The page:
#183 from R&D Innovator Volume 4, Number 10          October 1995

FORUMófrom our readers

The Best Creativity Resource

Iím vice president of R&D in a company thatís second place in our particular market.  The company president feels that if we can just increase our creativity, we'll be able to become market leader.

So far, we've had three creativity consultants work with us, not just in R&D, but in other areas (e.g. marketing, administration) as well.  The first consultant focused on tests to determine what kind of creativity strengths each individual had.  For instance, one person was judged to be better at implementing instructions; another better at devising strategies.  Supposedly, with this information, a manager can better allocate people to specific tasks.  Also, the consultant claimed that teams would become more effective with a mixture of people having different creativity strengths; thus the value of knowing the strength of each person.

I felt this was a waste of time.  Any manager worthy of managing should be able to determine--without these tests--who is best at strategy making or strategy following.  Or who is a better leader than follower.  Or who enjoys teamwork and who prefers working by himself.  In fact, I bet that these tests provide less information regarding abilities than mere experience of working with the individuals. 

The second consultant worked with us in groups to teach us certain "mind-bending" exercises.  She was humorous and the lessons were entertaining.  We were taught how to get lots of ideas from a group meeting.  However, the subjects targeted for idea generation were totally artificial--not at all involving the complexities and constraints that we normally have to deal with.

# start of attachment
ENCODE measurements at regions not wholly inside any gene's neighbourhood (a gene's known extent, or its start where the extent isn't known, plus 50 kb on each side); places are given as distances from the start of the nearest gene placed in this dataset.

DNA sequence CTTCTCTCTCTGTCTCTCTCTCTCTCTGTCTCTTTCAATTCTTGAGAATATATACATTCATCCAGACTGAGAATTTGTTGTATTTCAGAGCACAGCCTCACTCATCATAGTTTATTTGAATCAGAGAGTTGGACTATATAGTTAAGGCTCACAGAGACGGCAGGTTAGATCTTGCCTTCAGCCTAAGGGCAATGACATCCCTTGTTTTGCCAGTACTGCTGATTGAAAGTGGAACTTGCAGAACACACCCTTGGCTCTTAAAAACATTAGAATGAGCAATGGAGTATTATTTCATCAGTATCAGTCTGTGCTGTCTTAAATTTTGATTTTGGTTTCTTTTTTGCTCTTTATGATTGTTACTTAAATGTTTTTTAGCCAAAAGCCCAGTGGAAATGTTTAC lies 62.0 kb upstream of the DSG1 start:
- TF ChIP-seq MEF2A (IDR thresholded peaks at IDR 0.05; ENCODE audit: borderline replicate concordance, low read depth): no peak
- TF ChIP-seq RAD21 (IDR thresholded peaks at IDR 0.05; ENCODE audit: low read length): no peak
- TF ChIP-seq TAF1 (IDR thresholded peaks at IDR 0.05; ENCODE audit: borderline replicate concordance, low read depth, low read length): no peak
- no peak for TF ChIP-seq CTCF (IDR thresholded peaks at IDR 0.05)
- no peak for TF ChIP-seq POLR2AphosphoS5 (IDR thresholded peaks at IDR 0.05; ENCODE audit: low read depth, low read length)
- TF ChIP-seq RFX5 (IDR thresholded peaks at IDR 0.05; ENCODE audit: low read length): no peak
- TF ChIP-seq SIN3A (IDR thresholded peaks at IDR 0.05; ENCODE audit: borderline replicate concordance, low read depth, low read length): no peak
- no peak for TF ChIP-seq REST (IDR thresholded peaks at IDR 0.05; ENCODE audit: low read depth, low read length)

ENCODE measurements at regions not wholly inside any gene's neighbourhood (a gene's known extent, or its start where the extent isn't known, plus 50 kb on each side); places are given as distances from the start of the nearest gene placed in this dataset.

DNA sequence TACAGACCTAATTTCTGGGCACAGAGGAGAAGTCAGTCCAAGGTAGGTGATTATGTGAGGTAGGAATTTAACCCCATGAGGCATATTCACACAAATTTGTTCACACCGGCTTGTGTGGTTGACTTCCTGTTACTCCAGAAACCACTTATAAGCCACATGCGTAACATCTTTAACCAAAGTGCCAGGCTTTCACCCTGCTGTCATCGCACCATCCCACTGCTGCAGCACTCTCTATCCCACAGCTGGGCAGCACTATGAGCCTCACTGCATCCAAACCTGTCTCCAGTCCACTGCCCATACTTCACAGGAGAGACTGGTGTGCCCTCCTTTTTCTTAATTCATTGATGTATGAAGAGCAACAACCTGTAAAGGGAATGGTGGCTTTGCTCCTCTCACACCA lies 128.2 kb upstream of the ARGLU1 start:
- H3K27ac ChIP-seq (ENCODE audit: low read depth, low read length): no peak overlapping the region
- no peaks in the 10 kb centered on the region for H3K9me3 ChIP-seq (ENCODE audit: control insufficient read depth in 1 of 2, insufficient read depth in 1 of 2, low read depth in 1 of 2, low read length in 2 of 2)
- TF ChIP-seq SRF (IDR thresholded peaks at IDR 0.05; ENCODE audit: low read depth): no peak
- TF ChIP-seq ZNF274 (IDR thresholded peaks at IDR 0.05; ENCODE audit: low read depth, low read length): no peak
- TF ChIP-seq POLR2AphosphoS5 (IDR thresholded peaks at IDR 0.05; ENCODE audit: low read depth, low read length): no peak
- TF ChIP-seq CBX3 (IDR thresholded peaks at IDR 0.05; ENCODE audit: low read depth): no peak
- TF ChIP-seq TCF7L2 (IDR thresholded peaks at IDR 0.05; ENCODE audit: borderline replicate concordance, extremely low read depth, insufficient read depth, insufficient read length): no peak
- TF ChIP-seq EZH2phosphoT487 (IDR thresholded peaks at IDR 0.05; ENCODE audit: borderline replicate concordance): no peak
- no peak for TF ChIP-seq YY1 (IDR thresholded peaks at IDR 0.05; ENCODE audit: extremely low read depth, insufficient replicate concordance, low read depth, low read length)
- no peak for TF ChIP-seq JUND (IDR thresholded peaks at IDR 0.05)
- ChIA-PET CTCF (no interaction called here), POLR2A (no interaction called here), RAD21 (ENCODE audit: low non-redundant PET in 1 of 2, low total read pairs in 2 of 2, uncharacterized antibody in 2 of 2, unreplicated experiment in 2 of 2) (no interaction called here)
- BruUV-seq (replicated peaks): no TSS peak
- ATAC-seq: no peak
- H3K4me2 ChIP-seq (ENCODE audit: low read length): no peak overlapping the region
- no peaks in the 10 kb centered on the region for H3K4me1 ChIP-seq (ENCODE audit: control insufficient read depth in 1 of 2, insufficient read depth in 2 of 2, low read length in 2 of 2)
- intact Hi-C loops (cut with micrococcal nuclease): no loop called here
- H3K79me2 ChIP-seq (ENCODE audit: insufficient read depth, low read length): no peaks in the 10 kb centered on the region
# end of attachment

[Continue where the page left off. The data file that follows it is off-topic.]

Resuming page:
After she left, we tried her technique on an actual R&D problem.  Had a fun time, but didn't get anywhere towards a solution.  We never again used these exercises.

Consultant number three also focused on "mind bending."  But his games were different--and very time consuming.  They also didn't help us solve real work problems, just artificial games and puzzles he challenged us with.

I told the president that we, at least in R&D, didn't find value in these consultants.  He said that the other vice presidents seemed to have the same opinion. 

I agree that creativity is important, and that anything that will stimulate it could help us reach the goal of being the market leader.  Then I found out about R&D Innovator, and ordered a subscription.  I must say that R&D Innovator has been the best source to stimulate creativity.

One reason R&D Innovator is valuable is that it doesn't pursue the one "right" way to become more creative.  It also ties the creativity challenge with the challenge to be a better manager.  It has definitely improved my managerial skills.

Every two months, a different staff member selects an R&D Innovator article felt to be most relevant to our needs.  And we have a one-hour session discussing our situation in light to the author's views.

I look forward to these discussions, even it it's about a problem with the supervisor: me.  Many of the sessions focus on creativity.  And I believe my group has more of a realistic view of the topic than those three consultants, who only focused on their cute "creativity-enhancing" methods.

I forward my copy of R&D Innovator to the company president.  Perhaps that's why we havenít been encumbered with yet a fourth creativity expert.


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